The Manitoba government isn’t offering any new financial programs so far to the businesses it’s forcing to close as COVID-19 cases surge — even as its existing support programs are underspent.
The province doled out $9.3 million through its various wage subsidy programs and a grant for charities and non-profit organization that hire students, out of a possible $120 million allocated for these.
It also spent $56 million in the Manitoba Gap Protection Program — the loans for businesses who aren’t eligible for federal aid.
The province budgeted $120 million for that program and another initiative — which has spent $8.2 million so far — that paid $2,000 to each Manitoban, during a set time period, who stopped collecting the Canadian Emergency Response Benefit and returned to work.
Manitoba’s Tory government has been criticized for not doing enough for businesses, especially as public health ordered the closure, beginning Monday, of restaurant dining rooms, movie theatres, concert halls and sports facilities following days of record-shattering COVID-19 case counts.
While criticism has mounted, Premier Brian Pallister has repeatedly insisted that Manitoba’s support programs for businesses affected by the pandemic are the “most generous” of any in the country.
‘Most generous?’ Businesses disagree
Jonathan Alward with the Canadian Federation of Independent Business doesn’t see the programs in the same light.
“I’ve certainly talked to dozens, if not hundreds of business owners, that would disagree with that, many other business organizations here in the province that would disagree with that,” he said.
Alward said the province’s financial aid programs did a “relatively good job” early in the pandemic of coming to the aid of businesses left behind by Ottawa’s support.
But “these are programs that weren’t designed with a second wave [of COVID-19] in mind,” he said.
“And frankly, businesses are completely left hanging because these supports just aren’t adequate for what’s going on right now across the province.”
On Tuesday, finance minister Scott Fielding defended the province’s response. He expects the various programs to spend their allotted budgets before this fiscal year is through.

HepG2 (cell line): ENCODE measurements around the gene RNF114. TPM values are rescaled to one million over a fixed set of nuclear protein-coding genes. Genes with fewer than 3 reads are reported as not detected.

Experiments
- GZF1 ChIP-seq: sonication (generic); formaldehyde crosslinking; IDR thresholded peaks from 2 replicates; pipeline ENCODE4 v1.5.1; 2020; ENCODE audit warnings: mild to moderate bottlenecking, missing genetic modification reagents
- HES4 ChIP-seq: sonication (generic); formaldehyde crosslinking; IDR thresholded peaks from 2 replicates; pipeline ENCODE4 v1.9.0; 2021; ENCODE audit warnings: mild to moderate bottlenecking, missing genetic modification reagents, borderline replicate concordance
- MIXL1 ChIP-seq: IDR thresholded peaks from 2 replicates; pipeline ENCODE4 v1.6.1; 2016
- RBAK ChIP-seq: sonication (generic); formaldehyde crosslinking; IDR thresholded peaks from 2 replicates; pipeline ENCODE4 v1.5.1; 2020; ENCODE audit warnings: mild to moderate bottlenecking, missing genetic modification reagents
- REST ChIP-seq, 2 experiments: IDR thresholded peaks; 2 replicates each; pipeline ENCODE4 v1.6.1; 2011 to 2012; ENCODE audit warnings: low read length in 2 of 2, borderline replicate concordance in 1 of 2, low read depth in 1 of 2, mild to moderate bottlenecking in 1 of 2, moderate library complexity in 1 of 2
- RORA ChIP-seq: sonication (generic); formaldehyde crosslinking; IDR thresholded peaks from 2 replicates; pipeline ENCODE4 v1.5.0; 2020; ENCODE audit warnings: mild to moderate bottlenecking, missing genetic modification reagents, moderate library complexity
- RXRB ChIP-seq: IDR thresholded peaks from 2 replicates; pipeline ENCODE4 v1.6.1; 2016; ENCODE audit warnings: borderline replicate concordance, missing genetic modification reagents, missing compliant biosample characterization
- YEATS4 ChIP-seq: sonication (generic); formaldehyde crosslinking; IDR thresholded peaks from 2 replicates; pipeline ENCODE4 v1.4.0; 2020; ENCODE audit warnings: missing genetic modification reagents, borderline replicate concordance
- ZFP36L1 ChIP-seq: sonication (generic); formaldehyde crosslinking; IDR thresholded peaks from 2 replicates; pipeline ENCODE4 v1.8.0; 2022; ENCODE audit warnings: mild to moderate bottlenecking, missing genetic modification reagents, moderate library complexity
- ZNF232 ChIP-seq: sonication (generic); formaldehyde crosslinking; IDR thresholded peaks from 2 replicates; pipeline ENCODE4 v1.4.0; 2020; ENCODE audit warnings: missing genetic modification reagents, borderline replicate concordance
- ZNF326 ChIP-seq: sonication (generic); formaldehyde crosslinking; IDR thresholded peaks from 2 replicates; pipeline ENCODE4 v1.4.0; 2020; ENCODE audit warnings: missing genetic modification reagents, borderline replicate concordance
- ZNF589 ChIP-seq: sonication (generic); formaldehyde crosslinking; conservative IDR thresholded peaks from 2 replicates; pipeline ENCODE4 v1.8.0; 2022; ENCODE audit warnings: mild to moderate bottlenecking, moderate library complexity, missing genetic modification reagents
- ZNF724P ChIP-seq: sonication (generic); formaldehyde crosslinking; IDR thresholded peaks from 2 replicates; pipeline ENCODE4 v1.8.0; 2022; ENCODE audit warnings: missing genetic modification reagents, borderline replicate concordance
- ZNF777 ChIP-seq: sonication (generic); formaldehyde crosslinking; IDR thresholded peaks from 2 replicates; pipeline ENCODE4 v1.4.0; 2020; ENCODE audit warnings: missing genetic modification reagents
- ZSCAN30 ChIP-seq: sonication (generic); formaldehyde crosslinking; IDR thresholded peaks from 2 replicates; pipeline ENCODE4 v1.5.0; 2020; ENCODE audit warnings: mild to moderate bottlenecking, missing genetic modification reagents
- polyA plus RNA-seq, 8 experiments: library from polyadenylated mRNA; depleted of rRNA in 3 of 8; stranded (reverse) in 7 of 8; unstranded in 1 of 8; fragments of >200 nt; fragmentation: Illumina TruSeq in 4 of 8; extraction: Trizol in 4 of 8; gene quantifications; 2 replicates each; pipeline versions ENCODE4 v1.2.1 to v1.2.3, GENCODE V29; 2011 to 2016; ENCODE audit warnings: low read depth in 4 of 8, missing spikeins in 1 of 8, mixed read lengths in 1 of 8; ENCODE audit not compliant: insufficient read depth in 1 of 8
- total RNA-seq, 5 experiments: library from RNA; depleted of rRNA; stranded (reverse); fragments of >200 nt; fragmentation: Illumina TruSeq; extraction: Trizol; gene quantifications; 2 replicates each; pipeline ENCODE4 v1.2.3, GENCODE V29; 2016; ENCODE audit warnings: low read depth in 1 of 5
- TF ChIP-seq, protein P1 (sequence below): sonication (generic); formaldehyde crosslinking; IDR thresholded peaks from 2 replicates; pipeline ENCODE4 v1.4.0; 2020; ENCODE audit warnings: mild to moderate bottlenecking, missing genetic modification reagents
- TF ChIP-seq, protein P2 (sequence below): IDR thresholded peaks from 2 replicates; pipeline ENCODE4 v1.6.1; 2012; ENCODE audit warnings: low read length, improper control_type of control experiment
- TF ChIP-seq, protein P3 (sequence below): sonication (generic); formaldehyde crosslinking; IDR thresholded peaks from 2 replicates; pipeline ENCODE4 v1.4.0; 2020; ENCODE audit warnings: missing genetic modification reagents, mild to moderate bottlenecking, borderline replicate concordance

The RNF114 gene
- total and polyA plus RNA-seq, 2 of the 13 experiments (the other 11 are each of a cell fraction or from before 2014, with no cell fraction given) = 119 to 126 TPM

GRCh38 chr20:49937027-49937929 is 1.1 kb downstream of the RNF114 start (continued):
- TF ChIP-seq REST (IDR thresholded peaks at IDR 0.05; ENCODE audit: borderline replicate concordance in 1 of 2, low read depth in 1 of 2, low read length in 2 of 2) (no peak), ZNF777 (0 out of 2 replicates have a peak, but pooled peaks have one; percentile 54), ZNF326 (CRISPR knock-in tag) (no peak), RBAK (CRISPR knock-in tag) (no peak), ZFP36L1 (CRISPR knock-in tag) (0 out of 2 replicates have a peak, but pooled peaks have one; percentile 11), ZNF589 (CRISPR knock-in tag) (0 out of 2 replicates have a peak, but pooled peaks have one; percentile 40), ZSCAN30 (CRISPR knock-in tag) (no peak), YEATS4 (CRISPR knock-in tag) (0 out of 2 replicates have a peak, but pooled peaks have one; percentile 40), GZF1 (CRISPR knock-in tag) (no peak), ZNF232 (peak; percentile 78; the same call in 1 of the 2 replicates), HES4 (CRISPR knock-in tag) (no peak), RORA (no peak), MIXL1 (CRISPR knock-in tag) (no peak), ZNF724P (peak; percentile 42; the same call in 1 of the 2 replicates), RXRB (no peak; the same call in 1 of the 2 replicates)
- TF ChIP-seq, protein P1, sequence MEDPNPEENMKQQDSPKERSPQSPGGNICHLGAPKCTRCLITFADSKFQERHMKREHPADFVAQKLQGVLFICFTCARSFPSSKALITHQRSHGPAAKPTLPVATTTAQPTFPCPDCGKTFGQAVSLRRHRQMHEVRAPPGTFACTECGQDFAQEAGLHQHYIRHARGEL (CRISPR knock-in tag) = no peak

For example, applications for one of the wage subsidy programs closes next February.
“We truly think that because we’re in a second wave and we know the supports are going to be needed, that we will use the existing dollars that are in place,” he said.
The money is going out the door, Fielding said, noting $642,000 was distributed in the last week through the Manitoba Gap Protection Program.
The province has also provided a number of supports to individuals.
The government paid out the entire $120 million in risk pay for front-line workers (three-quarters of that money came from the federal government), $44.5 million in individual $200 cheques for seniors and $4.5 million through a $200 benefit to lower-income Manitobans with disabilities.
Fielding said Manitoba has devoted $2.3 billion to its pandemic response — which is the third highest, on a per capita basis, of the Canadian provinces.
“We do think that the programs that have been in place have been effective to keep people working here in Manitoba, while people are supported.”
He wouldn’t promise any additional programs, but said based on past precedents, the government will keep listening to the business community.
“We’ve tried to show some flexibility through the course of the eight months of the pandemic and mould some of those programs around what the business needs are.”
Alward recommends that gap program’s restrictions be eliminated. Businesses are only eligible if they do not receive any federal aid. As it stands, he said, some Manitoba businesses will have to return the provincial money.
“I think any businesses that have been impacted by the latest round of restrictions, especially, need that help.”
‘Has to be a grant’
Opposition parties have called for more aid for months.
NDP Leader Wab Kinew is recommending grants of $20,000 to $30,000 for each business in need.
“The reason why it has to be a grant is because businesses have already taken out all the loans that they can, they’re already at their borrowing capacity,” he said.
Manitoba Liberal Leader Dougald Lamont said the province needs to pick up the businesses it forced to close.
“If the premier and the province want to talk about, ‘Well, this [pandemic] is the biggest deal in 100 years,’ then have the biggest response in 100 years.”
Also on Tuesday, Fielding defended his boss, who has taken heat for his absence last Friday while health officials delivered the news of Winnipeg’s near-shutdown.
“I can tell you that there’s no one in this province that really has the work ethic that Premier Pallister does in terms of making sure people are supported.”
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